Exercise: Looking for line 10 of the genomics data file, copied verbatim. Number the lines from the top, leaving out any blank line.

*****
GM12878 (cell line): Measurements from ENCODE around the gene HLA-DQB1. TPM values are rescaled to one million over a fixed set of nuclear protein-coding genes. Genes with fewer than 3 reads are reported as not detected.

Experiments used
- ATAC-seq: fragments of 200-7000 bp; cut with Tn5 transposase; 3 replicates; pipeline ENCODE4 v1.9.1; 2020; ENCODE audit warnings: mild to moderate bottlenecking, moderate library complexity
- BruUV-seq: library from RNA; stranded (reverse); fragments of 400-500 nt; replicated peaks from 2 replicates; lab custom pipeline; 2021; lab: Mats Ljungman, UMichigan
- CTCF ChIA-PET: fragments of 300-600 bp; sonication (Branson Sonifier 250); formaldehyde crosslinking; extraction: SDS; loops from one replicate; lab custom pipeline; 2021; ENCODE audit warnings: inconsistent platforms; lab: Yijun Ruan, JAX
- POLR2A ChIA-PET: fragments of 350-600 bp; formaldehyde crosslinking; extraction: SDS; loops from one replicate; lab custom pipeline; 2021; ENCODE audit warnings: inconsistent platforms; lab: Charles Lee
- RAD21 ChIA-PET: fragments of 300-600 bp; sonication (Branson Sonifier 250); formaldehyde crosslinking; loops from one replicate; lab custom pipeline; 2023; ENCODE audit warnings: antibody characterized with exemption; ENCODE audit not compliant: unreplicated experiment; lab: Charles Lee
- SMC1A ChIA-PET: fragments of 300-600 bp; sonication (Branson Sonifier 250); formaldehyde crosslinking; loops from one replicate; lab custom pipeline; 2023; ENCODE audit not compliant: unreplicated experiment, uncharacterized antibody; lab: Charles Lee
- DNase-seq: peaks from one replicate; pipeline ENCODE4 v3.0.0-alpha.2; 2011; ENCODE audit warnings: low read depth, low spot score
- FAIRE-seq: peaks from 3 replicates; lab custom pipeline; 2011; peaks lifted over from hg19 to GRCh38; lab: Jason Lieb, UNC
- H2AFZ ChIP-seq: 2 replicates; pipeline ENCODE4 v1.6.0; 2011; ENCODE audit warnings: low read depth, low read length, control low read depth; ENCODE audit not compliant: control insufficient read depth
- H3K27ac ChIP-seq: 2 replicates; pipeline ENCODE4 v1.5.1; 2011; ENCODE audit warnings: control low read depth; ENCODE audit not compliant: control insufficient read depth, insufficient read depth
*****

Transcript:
- FAIRE-seq: peaks from 3 replicates; lab custom pipeline; 2011; peaks lifted over from hg19 to GRCh38; lab: Jason Lieb, UNC